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Smart Investor: overcoming the novice investor's 10 big problems
Dumb Investor has named some common problems faced by novice investors – here are the solutions.
by Smart Investor on Nov 08, 2012 at 06:21Follow @smartinvestoruk
I recently read an article by Citywire’s Dumb Investor (no relation) where he listed 10 excuses as to why he is struggling to get to grips with investing. Here are my responses to his complaints:
1. Not enough money
For a young person starting out in investing (as Dumb Investor is) it is normal to lack capital. However, the point of working is to accumulate capital and so, in time, it will come. In the meantime, the trick is to keep learning so that when you do eventually have capital, you’ll know what to do with it.
2. Prohibitive fees
See my article on how to keep commission costs down. Think outside the box – I’m sure Citywire readers will have their own suggestions.
3. Too much choice
The most important character trait of a successful investor – and anyone in any worthwhile undertaking – is discipline. Try focusing on the FTSE 100 if you feel the FTSE 350 is too big. Or, just look at specific sectors until you feel comfortable with them before looking at new ones.
4. Not enough time
This is a common problem. If you literally have no time, there is no remedy. But most people are inefficient, and feel they have a lack of time because of their inefficient method of analysing companies. Be ruthless in your analysis and get to the point. You don’t need to watch the news or read the papers to be a successful investor.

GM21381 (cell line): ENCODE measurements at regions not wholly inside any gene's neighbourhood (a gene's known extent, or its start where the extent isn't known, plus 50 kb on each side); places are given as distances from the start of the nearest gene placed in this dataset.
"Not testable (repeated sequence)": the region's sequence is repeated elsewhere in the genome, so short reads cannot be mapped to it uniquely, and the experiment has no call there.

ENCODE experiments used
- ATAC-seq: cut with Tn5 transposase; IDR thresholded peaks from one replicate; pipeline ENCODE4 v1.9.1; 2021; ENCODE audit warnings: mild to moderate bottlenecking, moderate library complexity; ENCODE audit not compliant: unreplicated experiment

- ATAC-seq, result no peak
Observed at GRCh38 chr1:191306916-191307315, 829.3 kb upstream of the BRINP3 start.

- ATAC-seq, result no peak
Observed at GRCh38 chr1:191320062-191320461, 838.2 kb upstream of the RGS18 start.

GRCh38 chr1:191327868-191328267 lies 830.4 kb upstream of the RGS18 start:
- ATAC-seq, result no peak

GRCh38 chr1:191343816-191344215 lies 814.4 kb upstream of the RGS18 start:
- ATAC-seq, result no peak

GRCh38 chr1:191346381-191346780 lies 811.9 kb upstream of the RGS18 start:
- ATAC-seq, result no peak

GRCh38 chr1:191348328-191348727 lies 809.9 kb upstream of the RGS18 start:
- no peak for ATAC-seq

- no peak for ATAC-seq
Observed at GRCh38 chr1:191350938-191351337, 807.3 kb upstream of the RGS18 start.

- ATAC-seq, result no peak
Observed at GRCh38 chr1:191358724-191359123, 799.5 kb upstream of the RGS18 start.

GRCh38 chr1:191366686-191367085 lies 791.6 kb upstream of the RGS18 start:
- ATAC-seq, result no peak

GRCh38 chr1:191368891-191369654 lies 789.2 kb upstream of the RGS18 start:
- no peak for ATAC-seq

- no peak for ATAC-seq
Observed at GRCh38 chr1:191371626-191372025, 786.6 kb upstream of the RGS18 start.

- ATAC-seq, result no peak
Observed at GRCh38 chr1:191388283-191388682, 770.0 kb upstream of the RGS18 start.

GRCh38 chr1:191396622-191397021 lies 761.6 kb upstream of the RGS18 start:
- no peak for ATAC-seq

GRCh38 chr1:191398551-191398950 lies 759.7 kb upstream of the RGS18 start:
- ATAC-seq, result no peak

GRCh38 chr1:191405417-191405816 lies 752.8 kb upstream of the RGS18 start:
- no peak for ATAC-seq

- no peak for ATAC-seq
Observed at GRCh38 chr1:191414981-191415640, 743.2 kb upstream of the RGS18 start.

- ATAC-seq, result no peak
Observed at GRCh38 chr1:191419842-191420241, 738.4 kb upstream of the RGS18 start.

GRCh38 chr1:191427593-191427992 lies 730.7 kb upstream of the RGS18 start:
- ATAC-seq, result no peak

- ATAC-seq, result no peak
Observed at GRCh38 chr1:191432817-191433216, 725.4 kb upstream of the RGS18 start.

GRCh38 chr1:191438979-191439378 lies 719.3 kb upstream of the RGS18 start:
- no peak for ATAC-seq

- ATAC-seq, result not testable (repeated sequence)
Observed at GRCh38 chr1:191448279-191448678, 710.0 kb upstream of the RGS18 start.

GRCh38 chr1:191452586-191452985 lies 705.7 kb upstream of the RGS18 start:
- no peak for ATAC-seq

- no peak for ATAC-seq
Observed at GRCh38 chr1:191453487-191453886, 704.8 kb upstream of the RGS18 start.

5. Lack of knowledge
Some of the most knowledgeable people I have ever met are awful investors and some of the best investors have very little knowledge. It is the application of what you know which is key. Applying a little well will stand you in good stead.
6. Too many competing voices…
Simple answer to this: don’t listen to anyone. Just trust in the facts!
7. …yet I lack information
Inside information? I should hope so. The idea that sell-side analysts have better information is a fallacy. The odd meeting with investor relations people and a handful of financial directors does not improve your chances of success.
8. I don’t know who to trust
I have never understood why people need affirmation from other people. Make a decision for yourself based on facts and figures – why do you need to ‘trust’ someone else?
9. I can’t react quickly enough
You describe yourself as an investor but, I’m afraid, you are a trader. I don’t care if I buy shares in a company this week or next week or even next month. I move like a tortoise and you are moving like a hare.
10. It helps to be interested
As with anything, if you lack desire you are bound to fail. Losses lead to disillusionment, profits lead to overconfidence. You will always have to fight one or the other, so get used to it.
I must admit I have not read every Dumb Investor article. However, I have noticed some very helpful comments by readers, so, as one final piece of advice: listen to your readers!
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by Gavin Lumsden on May 14, 2013 at 16:42